Thousands of red-clad Cardinals fans waving white towels filled
Busch Stadium on a cool night, hoping their team would move within
one win of a World Series date with the Tigers. Detroit beat the
Cardinals in Game 7 of the 1968 Series.

Molina put St. Louis on top in the second with an RBI single
and, after the homers by Beltran and Wright, Juan Encarnacion hit a
tying triple in the bottom half.

La Russa sent in a pinch hitter for Reyes in the fourth, and
Thompson entered in the fifth. Paul Lo Duca reached when second
baseman Ronnie Belliard misplayed his leadoff grounder for an
error, Beltran singled and Delgado stayed with an outside 2-0 pitch
a few rows into the left-field seats.

"Hopefully this is a one-day thing for us," Thompson said.

Eckstein, who homered just twice in the regular season,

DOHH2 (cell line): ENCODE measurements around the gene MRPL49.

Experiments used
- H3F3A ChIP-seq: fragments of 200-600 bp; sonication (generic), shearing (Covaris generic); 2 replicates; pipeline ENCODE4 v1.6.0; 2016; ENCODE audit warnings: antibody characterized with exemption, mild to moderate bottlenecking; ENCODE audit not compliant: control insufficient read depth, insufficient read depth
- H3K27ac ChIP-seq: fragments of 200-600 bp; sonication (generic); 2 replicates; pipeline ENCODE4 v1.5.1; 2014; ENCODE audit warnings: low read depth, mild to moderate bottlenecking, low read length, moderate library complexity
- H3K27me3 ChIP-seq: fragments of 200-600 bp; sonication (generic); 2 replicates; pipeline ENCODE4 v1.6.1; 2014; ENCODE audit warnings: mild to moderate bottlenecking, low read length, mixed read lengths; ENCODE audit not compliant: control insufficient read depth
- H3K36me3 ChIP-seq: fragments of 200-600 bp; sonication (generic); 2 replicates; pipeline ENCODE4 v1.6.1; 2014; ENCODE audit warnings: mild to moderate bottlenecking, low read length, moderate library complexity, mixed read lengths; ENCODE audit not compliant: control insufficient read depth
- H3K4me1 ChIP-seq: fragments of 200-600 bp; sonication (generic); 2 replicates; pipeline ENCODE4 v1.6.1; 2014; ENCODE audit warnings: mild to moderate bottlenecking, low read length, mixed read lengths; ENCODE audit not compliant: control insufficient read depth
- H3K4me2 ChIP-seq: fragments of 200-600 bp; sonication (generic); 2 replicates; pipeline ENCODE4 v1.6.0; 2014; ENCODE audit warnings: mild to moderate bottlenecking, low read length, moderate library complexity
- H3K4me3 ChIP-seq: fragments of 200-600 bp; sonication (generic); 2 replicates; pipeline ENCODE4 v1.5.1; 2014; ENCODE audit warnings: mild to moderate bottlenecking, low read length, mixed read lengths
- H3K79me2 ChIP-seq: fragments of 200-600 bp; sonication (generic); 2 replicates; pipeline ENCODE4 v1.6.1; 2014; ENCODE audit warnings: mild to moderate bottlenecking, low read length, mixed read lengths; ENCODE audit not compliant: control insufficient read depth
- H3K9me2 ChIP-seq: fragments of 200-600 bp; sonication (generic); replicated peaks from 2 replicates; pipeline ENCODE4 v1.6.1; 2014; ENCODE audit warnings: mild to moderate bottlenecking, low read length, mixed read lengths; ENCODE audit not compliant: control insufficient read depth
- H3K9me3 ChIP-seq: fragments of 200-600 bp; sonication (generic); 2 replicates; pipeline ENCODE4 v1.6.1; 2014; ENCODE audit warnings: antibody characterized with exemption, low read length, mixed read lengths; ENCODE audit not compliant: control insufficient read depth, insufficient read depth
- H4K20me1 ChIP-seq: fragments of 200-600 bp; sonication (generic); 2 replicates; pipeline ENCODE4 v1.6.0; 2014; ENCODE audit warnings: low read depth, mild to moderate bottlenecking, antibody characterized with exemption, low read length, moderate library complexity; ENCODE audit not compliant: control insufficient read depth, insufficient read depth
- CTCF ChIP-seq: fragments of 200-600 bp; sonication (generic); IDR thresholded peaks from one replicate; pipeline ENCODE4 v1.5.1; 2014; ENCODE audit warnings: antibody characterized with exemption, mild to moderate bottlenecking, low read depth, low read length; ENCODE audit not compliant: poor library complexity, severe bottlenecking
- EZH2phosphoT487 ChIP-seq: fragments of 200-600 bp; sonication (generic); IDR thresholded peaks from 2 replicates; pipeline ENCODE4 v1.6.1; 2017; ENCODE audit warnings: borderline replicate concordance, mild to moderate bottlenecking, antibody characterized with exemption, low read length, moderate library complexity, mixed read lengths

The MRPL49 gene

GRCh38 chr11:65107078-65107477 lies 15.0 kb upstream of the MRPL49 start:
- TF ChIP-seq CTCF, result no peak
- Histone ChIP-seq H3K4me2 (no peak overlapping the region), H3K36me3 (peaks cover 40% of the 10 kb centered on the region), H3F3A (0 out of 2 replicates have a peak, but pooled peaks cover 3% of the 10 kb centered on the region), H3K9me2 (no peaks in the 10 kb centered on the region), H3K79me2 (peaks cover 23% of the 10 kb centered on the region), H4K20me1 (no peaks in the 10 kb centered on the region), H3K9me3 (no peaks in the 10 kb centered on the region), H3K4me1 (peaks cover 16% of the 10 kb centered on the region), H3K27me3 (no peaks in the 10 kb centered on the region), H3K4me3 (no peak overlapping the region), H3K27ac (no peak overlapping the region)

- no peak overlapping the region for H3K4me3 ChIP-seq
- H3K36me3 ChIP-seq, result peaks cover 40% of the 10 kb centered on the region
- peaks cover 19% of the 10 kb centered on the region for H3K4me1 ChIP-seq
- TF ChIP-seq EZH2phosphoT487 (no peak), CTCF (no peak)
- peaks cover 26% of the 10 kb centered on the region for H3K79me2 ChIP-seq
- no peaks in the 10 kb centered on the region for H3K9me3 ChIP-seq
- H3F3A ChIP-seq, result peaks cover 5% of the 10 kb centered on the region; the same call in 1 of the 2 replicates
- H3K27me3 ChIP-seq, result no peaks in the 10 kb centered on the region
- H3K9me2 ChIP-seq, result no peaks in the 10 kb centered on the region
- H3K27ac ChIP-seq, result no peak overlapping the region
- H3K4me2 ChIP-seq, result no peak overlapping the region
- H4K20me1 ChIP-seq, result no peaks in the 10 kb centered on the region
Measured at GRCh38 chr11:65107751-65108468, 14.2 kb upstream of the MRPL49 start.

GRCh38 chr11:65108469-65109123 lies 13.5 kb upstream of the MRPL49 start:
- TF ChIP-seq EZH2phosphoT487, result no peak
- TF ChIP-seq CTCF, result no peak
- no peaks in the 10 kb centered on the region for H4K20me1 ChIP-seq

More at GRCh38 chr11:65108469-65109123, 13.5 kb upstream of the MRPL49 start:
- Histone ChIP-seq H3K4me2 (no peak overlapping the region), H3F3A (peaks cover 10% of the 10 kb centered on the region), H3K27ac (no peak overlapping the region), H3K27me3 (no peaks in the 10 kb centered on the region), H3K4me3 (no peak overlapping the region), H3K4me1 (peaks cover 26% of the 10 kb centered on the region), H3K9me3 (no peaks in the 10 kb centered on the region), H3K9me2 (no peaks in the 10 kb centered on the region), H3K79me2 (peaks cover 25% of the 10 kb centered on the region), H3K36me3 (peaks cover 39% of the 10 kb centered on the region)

connected leading off the bottom half to pull the Cardinals to 5-3.
But the Mets loaded the bases with no outs in the sixth against
Hancock, and La Russa left him in to face Delgado.

Delgado lofted a fly ball to deep left that Scott Spiezio didn't
get a good jump on, and the ball bounced over the fence on a hop
for a double. A walk to Wright reloaded the bases, Tyler Johnson
relieved, and Shawn Green singled to make it 8-3. Valentin then
cleared the bases with a double down the left-field line, sending
many fans streaming up the aisles.

"It happened quick," Hancock said. "I just didn't do my job.
We make mistakes, they hit them."

Perez left after allowing homers to Edmonds and Molina in the
bottom half, and Beltran connected for his second solo homer in the
seventh, a drive off former-Met Braden Looper.

"One swing of the bat," Wright said, "can get us going."

Game Notes
New York beat Atlanta 11-6 in Game 2 of the 1969 NLCS. ...
Delgado tied the Mets' record for home runs in an NLCS, set by
Rusty Staub in 1973, and his five RBIs tied the team postseason
record for a game, set by Staub in Game 4 of the 1973 World Series
and matched by Edgardo Alfonzo in the 1999 division series opener.
... The seven combined homers set an LCS record.